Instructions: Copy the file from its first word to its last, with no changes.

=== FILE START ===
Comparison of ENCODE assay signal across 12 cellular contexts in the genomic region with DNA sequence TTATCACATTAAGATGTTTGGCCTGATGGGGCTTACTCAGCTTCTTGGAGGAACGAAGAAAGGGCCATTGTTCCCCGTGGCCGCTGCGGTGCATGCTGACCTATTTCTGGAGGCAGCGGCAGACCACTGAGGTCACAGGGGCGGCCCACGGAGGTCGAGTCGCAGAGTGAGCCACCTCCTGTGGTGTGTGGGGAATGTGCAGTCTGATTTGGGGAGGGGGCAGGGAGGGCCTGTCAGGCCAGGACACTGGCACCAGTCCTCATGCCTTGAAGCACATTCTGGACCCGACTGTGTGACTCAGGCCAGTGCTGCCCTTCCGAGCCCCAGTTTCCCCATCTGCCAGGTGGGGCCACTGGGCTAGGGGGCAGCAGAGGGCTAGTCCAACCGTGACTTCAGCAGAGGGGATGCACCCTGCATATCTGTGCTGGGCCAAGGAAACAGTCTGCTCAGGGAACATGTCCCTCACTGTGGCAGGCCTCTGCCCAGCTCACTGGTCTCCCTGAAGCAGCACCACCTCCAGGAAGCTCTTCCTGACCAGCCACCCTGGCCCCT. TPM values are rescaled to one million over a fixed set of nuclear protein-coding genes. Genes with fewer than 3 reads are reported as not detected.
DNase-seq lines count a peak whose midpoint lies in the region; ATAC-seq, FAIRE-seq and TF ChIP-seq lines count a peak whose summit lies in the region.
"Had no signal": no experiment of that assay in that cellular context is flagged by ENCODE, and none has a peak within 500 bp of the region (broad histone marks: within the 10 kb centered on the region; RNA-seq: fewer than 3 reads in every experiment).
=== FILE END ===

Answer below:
Comparison of ENCODE assay signal across 12 cellular contexts in the genomic region with DNA sequence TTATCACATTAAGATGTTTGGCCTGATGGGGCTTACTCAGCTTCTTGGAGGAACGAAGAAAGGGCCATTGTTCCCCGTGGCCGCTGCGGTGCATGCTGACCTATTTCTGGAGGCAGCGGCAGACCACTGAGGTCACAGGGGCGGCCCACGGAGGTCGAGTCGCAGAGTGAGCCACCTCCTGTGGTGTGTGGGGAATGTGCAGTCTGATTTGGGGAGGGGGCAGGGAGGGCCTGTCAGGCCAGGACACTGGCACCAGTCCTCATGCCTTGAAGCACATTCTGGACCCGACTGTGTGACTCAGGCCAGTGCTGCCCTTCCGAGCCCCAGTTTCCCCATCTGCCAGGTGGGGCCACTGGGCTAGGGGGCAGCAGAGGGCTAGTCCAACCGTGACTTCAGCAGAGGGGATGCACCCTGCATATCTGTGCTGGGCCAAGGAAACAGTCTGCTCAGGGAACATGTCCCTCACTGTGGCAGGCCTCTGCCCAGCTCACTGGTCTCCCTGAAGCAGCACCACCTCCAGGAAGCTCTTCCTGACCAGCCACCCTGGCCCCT. TPM values are rescaled to one million over a fixed set of nuclear protein-coding genes. Genes with fewer than 3 reads are reported as not detected.
DNase-seq lines count a peak whose midpoint lies in the region; ATAC-seq, FAIRE-seq and TF ChIP-seq lines count a peak whose summit lies in the region.
"Had no signal": no experiment of that assay in that cellular context is flagged by ENCODE, and none has a peak within 500 bp of the region (broad histone marks: within the 10 kb centered on the region; RNA-seq: fewer than 3 reads in every experiment).